In short, for the way I listen to music, the types of music I listen to, my budget and the constraints of the listening environment I live with now, these are simply amazing speakers. There are not a lot of Spendor dealers around, so you may have to search around and drive a bit to hear them, but they are certainly worth auditioning.

Associated gear
Nad C542 CD player; Conrad Johnson PV10 AL preamp, Conrad Johnson MV60 amp.
Nice review. I too have Maggie 1.6's in my second system (which does double duty for HT and music). I love the Maggies and have not found anything close to their sound in the same ballpark money wise. The only drawback, like you have already said, is that they are pretty visually dominating in a livingroom (mine is aprox. 15x19).

I wonder if you might share your thoughts on the sound of the Maggies compared to the Spendors. Also, did you listen to any of the other (larger) Spendors; if so, how did they sound?

Thanks for taking the time to write this review....... Everything I have read about these speakers has been really positive.

Comparing the Maggies to Spendors is really an apples-oranges thing. Kind of like comparing a sports car to a luxury car; they are just two different animals.

The one word I'd use for Maggies is "space." They have lots of it, with a very open sound. I also found them an interesting speaker no matter where I was positioned in a room. Even standing in between or behind the speakers gave an enjoyable listening experience (though obviously the best sound was in the sweet spot.) However, you needed a good size room with a layout that allowed you to have the speakers away from the wall. Maggies suffer badly if they are too close to a rear or side wall.

The Spendors are much more tightly focused. It is not that they sound bad when you are out of position, it is just that if you never sat in-position, you'd be scratching your head, wondering what the fuss was about. However, when in-position, wow! A good comparison would be a soft focus photo (the Maggies) versus a razor sharp photo with good depth (Spendors.) The two speakers are both wonderful, but just in different ways. Certainly an imperfect analogy, but the Maggies are more of the sumptuous luxury car experience and the Spendors a tighter sports car experience where you really feel the road. For the constraints of my new listening room, the Spendors are perfect.

As for the other models, the larger classic Spendors would have been too big. Bigger footprint plus a need for stands. However, I have heard them. Sonically they might even be a bit more neutral than the S series but didn't meet the size constraints. Conversely, the smaller S3/5 or 3/1 models still needed a stand and wouldn't have the bass the S5e is capable of.
Hi Chris,

I have the Spendor S8e and they better the M12/QR in every category except for one, and its close, but the Maggies convey instrumental action a little better.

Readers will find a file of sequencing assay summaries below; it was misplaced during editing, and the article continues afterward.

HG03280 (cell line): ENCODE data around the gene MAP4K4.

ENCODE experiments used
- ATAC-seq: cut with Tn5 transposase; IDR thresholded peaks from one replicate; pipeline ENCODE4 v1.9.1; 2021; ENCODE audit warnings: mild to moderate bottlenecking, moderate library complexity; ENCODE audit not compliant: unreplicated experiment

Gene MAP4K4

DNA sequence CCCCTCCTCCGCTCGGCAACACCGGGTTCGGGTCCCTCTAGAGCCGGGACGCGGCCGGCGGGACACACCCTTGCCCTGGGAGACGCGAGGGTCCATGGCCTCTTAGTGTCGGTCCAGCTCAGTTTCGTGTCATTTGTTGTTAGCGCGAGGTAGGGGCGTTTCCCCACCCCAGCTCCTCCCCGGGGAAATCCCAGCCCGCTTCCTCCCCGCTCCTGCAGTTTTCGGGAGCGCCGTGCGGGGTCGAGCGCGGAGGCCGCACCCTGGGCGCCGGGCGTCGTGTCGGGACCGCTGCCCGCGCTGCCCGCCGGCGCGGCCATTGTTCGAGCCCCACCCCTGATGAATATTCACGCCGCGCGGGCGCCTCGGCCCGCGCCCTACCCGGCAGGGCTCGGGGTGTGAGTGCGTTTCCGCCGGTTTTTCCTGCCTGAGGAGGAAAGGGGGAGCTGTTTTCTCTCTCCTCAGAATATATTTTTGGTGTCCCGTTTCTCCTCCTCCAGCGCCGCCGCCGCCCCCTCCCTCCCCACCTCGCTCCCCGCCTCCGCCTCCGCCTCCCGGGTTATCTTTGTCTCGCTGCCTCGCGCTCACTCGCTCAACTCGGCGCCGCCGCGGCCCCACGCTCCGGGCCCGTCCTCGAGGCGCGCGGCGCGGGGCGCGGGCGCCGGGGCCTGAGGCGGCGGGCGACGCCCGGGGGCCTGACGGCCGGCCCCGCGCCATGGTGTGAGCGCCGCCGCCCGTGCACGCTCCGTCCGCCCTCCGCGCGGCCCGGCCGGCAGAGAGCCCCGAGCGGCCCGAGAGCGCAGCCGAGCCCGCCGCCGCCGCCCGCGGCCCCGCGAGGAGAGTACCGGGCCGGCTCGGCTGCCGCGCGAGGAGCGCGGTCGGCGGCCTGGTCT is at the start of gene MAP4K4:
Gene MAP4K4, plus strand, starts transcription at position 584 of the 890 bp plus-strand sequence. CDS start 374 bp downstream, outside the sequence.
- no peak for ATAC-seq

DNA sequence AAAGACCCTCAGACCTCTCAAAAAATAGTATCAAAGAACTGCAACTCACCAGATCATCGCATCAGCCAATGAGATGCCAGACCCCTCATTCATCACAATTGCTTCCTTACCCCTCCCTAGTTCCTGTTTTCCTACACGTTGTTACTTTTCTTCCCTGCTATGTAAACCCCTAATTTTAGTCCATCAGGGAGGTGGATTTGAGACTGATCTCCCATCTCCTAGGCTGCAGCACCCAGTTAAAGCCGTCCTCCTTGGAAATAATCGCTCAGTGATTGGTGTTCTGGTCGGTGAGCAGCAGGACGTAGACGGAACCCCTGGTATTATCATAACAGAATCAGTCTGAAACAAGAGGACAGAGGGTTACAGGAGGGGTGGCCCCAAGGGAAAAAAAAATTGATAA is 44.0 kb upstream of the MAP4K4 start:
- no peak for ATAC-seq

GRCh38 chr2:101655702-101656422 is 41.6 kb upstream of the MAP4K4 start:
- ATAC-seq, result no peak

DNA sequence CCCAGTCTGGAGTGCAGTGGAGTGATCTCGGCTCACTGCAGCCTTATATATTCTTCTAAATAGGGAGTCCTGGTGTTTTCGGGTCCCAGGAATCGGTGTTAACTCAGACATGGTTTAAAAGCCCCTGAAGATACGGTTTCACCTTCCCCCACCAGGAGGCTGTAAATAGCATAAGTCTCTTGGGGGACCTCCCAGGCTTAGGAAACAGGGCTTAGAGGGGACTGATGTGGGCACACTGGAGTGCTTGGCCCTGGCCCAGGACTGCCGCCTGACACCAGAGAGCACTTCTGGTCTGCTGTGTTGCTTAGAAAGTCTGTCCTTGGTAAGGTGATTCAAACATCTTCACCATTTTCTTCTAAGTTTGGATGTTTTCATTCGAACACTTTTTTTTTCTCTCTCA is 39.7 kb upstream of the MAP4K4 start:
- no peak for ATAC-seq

The Maggies are still musical speakers though.

Good Luck!*>)

Hello and thanks for writing this interesting review.
Seems like Spendor and Proac get consistently great reviews.
I owned Proac 3.8s for a brief period and concur these are great sounding speakers.
I sold them because they needed more volume, to open up and sing, than I could accommodate in my humble apartment (those pesky neighbors!).

My question: How do the Spendors sound at low to moderate volume?
> low to moderate volume?

I generally listen in the 80 to 85 dB range (averaged setting, C scale) but will sometimes listen at a lower volume. Many speakers need a bit of volume to sound their best but I've been very impressed with them at reduced volume. They maintain their imaging and neutrality at lower volumes. However, the same caveat as before applies. You've got to be in-position.
I too have the S5es. I bought them blind (or rather, deaf) because I live in New Zealand, where there is no agent. My decision was based on reviews. I have found them to be a superbly balanced, neutral speaker, with a very incisive way of getting into the real music. I suppose they are at their best on chamber music, where their timbral accuracy is most striking. For such a small speaker, they have a sense of scale which is almost unbelievable; not so much power as scale. They are remarkably seamless, too, so that the listener becomes less concerned with bass, treble or other bands of frequency.

In response to the reader who asked about low volume, one thing I have noticed since buying the Spendors is that I tend to listen at a lower volume than before, because they are no less satisfying when played moderately.

As a matter of interest, my ancillary equipment comprises Unico Hybrid amp, Rotel 1072 CD player, and Kimber Timbre interconnect. I also use a REL Storm 3 subwoofer.

Peter Joyce (visitor)